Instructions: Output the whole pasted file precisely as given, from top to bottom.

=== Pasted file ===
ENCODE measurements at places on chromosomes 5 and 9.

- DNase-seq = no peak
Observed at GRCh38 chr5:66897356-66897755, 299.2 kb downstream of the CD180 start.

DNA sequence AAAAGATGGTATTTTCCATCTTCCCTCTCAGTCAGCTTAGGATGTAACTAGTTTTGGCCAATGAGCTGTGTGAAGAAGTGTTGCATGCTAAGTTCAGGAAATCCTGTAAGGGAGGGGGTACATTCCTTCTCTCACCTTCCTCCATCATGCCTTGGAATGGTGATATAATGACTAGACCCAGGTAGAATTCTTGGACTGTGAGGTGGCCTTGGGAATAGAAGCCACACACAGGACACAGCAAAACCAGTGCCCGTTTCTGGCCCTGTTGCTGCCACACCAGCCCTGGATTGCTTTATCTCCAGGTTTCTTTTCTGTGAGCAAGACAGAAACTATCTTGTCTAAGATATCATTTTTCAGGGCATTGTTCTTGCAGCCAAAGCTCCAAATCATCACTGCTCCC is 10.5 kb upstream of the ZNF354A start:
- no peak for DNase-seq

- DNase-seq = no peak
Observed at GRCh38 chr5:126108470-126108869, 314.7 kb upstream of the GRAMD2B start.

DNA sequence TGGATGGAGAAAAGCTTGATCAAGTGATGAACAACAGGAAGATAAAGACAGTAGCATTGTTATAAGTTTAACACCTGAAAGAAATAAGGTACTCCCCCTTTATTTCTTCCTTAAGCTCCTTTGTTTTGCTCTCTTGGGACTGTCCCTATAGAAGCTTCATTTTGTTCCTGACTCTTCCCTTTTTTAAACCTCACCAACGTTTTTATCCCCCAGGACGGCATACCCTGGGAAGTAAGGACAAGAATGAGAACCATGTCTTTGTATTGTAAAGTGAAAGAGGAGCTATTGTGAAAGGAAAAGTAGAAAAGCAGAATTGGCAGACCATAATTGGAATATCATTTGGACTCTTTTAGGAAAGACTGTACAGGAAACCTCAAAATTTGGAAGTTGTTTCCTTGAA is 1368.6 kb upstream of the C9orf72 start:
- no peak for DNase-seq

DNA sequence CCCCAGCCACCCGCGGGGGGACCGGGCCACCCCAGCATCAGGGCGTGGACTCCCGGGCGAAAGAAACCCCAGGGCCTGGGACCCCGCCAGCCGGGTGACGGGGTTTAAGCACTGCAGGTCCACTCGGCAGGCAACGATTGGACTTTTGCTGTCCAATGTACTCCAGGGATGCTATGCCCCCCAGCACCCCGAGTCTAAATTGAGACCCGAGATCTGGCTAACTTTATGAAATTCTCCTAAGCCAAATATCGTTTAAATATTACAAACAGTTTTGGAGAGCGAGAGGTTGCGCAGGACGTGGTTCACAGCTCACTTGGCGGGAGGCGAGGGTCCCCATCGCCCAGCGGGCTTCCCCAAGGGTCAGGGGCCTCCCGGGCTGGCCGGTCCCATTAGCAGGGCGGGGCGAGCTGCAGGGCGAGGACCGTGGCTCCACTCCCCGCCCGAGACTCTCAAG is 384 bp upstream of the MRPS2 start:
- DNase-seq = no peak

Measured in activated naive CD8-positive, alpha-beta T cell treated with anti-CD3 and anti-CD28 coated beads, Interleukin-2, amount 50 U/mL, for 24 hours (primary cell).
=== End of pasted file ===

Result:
ENCODE measurements at places on chromosomes 5 and 9.

- DNase-seq = no peak
Observed at GRCh38 chr5:66897356-66897755, 299.2 kb downstream of the CD180 start.

DNA sequence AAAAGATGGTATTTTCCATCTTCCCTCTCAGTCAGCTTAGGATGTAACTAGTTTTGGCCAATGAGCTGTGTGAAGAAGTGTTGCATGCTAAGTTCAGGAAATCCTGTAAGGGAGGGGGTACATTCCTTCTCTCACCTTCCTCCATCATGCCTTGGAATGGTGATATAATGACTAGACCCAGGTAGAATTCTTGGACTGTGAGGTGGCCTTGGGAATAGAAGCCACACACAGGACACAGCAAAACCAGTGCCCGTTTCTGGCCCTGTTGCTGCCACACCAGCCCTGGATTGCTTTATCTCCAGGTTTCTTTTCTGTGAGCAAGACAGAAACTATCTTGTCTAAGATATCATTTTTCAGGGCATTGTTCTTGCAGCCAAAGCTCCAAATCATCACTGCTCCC is 10.5 kb upstream of the ZNF354A start:
- no peak for DNase-seq

- DNase-seq = no peak
Observed at GRCh38 chr5:126108470-126108869, 314.7 kb upstream of the GRAMD2B start.

DNA sequence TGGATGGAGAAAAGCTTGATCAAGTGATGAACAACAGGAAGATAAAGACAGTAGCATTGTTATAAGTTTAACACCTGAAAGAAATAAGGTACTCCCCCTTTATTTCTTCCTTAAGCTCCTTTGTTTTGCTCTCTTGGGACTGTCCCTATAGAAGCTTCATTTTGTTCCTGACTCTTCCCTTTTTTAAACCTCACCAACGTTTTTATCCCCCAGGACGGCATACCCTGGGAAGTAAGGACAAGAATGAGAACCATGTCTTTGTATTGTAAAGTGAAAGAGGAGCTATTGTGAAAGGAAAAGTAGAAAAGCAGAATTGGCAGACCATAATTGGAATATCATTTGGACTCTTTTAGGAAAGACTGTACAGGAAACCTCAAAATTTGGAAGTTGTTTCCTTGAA is 1368.6 kb upstream of the C9orf72 start:
- no peak for DNase-seq

DNA sequence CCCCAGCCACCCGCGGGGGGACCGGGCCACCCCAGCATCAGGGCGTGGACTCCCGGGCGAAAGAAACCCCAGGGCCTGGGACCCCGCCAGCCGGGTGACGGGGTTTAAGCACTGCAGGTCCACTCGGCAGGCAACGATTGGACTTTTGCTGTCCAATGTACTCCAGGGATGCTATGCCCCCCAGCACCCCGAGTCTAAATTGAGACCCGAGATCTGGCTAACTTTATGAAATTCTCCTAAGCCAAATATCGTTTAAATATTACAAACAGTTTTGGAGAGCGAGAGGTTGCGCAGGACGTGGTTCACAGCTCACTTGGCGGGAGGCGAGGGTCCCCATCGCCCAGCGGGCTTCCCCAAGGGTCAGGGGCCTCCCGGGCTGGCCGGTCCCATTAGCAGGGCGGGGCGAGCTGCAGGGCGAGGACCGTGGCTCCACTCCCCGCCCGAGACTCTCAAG is 384 bp upstream of the MRPS2 start:
- DNase-seq = no peak

Measured in activated naive CD8-positive, alpha-beta T cell treated with anti-CD3 and anti-CD28 coated beads, Interleukin-2, amount 50 U/mL, for 24 hours (primary cell).